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The Zeus and Ganymede Myth: Paragon and Battleground of Greek Homosexuality

by Andrew Calimach

Reproduced here by permission of the author.
A version of this article, titled The Exquisite Corpse of Ganymede: An Ancient Gender Studies Discourse appeared in THYMOS: Journal of Boyhood Studies I.2 (Autumn 2007), pp. 117-137. © 2007 Men's Studies Press, LLC. All rights reserved. www.mensstudies.com

Abstract: The Zeus and Ganymede myth was the main vehicle for discussing male homosexuality from antiquity until a hundred years ago. Close inspection of Greek and Roman art and literature reveals two interwoven discourses on love and sex between males. The first is based on a pederastic Cretan rite of initiation and its mythic story line. This prescriptive Cretan myth had an opposite analogue, the Boeotian myth of Narcissus and Ameinias, that also alludes to homosexual pedagogy but is cautionary in nature. The second function of the Zeus and Ganymede myth was as an arena for a polemic on intergenerational homosexuality, from Minoan times through Late Antiquity and beyond.

This essay examines gay Greek mythology as a key to identifying the ancient pedagogical and hedonic functions of gay love, and the evolution of ancient attitudes towards pederastic relationships. As the Ganymede myth presented here in the form of a pastiche evoking the atmosphere of the tradition and its offshoots reflect their Classical echoes through Western and Oriental interpretations, a recurring homosexual male love ethic and aesthetic take shape.

The Greek paideia,[1] simultaneously the epitome of human culture and path toward it, hinged in no small part on the love between teacher and pupil. That love, however, could not be an unrestrained, impulsive matter, but had to be part and parcel of that paideia, had to be itself an epitome of male love culture. How did that ethic evolve, how was it preserved, and how transmitted?  While there surely is more than one answer to that question, we would be well advised to look first of all at the cultural continuum in Greece that tied together different generations and different cities, the mythical tradition. And what better example than the iconic myth of male love[2] in antiquity, the myth of Zeus and Ganymede?

Although the original recountings of this myth have long been lost, by piecing together from ancient fragments[3]the following narrative of the love between the Olympian god and the Trojan youth, we can begin to get a sense of various ways the personages of Zeus and Ganymede were employed, and what they may have symbolized for later cultures, since first the divine lovers stepped upon the stage of history.

Myth of Zeus and Ganymede

On the wide plain at the feet of Mount Ida, King Tros, Zeus’ own grandson, in love with the daughter of the river god, lay in her arms. Their child, a golden-haired boy named Ganymede, grew into a limber youth and a skilled hunter.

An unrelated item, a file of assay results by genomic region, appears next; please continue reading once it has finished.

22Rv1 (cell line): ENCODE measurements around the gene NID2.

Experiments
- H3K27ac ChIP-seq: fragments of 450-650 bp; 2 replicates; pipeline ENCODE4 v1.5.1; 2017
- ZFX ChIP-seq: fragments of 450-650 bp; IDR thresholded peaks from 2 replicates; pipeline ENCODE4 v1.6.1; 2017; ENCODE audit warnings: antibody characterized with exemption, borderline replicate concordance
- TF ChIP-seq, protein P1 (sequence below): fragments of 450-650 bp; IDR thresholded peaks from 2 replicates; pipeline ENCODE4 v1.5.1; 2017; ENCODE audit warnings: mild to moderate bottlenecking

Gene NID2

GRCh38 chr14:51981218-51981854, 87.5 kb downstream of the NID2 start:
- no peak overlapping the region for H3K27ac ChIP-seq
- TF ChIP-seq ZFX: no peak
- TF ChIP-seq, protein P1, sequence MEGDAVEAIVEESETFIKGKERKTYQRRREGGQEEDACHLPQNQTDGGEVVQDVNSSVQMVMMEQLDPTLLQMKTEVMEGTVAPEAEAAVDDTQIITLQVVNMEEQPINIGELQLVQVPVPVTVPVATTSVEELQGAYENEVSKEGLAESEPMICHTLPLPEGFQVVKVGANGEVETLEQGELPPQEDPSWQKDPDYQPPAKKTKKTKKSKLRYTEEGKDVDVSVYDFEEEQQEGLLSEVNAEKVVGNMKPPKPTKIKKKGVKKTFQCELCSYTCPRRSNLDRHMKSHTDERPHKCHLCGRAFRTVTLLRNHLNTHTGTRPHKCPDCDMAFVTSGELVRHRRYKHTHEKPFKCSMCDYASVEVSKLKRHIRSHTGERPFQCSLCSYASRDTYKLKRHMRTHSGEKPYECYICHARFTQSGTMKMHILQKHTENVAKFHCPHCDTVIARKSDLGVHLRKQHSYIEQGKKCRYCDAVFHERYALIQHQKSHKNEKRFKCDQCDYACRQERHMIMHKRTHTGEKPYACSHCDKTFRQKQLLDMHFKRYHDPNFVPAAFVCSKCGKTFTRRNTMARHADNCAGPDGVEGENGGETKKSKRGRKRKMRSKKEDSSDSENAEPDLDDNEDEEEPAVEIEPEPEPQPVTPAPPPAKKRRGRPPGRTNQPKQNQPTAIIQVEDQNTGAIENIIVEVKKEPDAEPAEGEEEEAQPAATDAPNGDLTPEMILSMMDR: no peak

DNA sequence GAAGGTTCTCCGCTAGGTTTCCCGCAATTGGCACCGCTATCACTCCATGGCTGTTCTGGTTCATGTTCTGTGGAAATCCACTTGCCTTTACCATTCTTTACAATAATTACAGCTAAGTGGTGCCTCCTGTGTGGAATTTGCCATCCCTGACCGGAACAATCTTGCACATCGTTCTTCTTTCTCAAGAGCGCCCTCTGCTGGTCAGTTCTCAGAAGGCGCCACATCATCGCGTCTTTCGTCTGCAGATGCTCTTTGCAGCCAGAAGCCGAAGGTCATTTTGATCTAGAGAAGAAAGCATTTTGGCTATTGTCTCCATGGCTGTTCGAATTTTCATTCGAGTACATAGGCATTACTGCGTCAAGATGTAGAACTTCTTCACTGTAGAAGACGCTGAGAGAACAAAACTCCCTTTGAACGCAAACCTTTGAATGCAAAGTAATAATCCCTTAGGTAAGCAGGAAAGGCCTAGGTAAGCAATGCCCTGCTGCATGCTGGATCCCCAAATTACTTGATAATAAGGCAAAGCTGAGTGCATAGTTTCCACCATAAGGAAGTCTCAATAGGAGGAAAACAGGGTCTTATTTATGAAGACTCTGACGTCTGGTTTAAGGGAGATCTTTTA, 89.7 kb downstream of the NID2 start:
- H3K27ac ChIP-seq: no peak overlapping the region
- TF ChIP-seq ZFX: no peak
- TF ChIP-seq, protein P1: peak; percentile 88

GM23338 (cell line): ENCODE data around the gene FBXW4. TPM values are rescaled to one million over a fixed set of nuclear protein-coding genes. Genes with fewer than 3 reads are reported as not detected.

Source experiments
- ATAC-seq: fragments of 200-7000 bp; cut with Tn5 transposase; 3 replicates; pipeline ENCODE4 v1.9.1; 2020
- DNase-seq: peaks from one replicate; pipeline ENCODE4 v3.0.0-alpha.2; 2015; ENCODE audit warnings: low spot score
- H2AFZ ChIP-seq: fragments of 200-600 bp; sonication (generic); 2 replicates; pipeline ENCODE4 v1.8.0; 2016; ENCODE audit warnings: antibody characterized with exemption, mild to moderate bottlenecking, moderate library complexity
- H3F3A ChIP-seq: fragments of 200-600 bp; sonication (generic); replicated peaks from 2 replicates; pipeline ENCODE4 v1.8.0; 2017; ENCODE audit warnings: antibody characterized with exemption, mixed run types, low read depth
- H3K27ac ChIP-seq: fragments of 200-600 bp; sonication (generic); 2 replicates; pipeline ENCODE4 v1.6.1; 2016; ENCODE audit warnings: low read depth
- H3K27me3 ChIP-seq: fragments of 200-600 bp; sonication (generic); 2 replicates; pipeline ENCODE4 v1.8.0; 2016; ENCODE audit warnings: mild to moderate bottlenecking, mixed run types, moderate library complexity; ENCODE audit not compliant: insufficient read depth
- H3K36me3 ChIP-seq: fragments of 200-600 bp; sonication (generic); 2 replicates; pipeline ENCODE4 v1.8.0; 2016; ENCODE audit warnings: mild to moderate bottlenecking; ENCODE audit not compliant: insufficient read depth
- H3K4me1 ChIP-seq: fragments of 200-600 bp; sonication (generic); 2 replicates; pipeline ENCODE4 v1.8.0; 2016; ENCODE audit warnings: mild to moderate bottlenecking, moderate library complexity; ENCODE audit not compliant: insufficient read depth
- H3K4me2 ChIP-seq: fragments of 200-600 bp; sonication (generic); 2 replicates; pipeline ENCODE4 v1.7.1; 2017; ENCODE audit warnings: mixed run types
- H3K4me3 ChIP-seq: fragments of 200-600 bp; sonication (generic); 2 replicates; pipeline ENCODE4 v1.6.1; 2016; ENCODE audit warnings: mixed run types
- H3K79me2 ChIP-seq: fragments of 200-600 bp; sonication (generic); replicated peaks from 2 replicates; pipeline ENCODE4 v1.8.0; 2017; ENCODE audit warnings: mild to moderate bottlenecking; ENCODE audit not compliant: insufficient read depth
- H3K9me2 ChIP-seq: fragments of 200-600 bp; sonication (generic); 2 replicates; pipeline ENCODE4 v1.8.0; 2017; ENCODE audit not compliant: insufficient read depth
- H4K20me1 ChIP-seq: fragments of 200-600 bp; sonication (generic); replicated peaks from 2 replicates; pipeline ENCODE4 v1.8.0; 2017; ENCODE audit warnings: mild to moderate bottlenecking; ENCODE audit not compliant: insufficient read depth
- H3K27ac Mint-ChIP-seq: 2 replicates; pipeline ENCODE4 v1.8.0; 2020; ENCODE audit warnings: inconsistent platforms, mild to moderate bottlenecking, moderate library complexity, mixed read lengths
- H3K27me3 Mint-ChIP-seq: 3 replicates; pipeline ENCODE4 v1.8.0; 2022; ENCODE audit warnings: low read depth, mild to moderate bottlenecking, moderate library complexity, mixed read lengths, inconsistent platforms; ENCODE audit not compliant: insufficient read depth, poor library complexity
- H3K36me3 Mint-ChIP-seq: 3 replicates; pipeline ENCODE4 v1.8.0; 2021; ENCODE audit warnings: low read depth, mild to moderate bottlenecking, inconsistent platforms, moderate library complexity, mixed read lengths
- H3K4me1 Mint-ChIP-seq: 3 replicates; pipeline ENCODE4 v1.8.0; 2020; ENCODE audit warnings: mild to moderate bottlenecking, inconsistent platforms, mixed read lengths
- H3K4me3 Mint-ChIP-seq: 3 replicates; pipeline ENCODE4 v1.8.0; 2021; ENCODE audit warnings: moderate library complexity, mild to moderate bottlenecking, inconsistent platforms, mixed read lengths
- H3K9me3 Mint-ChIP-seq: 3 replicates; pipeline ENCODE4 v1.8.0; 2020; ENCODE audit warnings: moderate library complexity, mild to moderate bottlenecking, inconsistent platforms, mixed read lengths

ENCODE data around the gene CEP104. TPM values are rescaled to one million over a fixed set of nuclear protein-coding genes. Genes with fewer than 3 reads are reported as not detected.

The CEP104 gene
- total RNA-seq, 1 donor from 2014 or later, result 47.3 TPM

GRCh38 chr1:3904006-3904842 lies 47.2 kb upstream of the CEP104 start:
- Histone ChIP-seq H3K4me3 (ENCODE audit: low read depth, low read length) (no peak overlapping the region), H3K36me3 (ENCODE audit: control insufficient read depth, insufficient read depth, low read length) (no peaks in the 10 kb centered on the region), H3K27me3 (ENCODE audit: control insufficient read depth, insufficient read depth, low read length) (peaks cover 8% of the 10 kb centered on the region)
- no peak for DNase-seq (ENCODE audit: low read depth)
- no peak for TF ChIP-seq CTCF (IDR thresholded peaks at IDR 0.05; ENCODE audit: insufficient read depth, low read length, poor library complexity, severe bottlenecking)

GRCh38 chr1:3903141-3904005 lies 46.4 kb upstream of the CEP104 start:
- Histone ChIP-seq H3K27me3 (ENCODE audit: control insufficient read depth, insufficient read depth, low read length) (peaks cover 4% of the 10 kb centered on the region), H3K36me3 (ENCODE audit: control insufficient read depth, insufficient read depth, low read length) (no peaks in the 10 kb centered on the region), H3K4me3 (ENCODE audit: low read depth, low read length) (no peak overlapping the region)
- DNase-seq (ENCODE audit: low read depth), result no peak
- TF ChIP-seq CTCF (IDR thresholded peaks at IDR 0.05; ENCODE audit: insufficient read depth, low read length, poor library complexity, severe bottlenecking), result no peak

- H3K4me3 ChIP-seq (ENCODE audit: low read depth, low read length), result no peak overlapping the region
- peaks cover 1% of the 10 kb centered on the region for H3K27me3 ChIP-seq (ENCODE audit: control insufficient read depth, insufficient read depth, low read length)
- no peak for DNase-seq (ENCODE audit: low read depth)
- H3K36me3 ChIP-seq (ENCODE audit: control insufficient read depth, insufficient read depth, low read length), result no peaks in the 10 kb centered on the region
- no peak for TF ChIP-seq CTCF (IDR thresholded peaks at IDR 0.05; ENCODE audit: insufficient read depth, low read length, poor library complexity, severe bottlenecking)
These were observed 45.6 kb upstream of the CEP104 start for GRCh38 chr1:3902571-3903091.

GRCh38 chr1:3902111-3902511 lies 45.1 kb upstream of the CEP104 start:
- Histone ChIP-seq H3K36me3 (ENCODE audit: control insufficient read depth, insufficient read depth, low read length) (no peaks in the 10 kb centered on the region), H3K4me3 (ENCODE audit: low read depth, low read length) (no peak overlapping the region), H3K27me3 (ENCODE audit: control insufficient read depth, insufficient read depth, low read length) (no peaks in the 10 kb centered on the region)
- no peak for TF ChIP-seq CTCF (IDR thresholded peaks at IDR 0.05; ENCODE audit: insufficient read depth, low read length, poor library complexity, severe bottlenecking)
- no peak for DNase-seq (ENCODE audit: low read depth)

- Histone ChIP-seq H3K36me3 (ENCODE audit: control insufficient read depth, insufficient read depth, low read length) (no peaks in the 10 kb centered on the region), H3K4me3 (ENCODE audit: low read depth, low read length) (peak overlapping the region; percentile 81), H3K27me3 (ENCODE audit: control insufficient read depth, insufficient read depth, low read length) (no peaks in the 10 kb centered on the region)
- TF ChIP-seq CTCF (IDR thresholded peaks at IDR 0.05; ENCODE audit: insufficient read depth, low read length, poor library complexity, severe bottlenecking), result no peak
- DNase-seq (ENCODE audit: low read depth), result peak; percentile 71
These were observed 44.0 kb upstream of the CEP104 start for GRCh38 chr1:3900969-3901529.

His beauty, however, was beyond compare, for he was the most handsome born of the race of men, and he turned the head of every Trojan. Ganymede spent his days on the slopes of Mount Ida, setting his hounds on the heels of antlered stags, debating with his tutors, or running and wrestling naked with his friends in the dust and the sun. Then he would dive into a cool mountain spring, far from the eyes of the crowd.

The eye of wise Zeus, however, lingered upon the prince. Swept away by a river of desire, the god unleashed a fierce thunderstorm and took the shape of that eagle who carries his thunderbolts. Black clouds coiled about the flanks of Mount Ida, wind and lightning lashed them without mercy. Suddenly a massive eagle swooped down. He gently set the boy astride his back, and launched himself once more upon the wind. The old tutors reached for the air with impotent hands; the dogs leaped, barking madly at the sky, all in vain. 

         As quick as thought the majestic bird landed again, and Ganymede was awed to find himself among the crystal mansions of Olympus. A god once more, Zeus embraced the prince and welcomed him with lavish gifts. He granted deathlessness to the wide-eyed mortal, and then heaped on eternal youth as well, that way his beauty might not wane. The greatest honor he saved for last. Zeus named Ganymede cupbearer to the gods. No feast could take place in Olympus without him, the one entrusted to mix the magic nectar and pour each god his share. Ganymede strode through Olympus with a broad smile on his lips, well pleased with his gifts, impatient to rub shoulders with the immortals.

         The immortals esteemed the Trojan prince for his beauty and welcomed him with open arms - all except Hera. The Queen of the Gods drew back her hand, refused her nectar. Then, bursting with jealous rage, she wheeled on Zeus: “How dare you drag among us this fey mortal? The very glory of the Heavens you have soiled!” Zeus threw in her face that he liked the boy's kisses. Aflame for his thighs, the Father God kept the blond prince as his beloved and took him to his bed.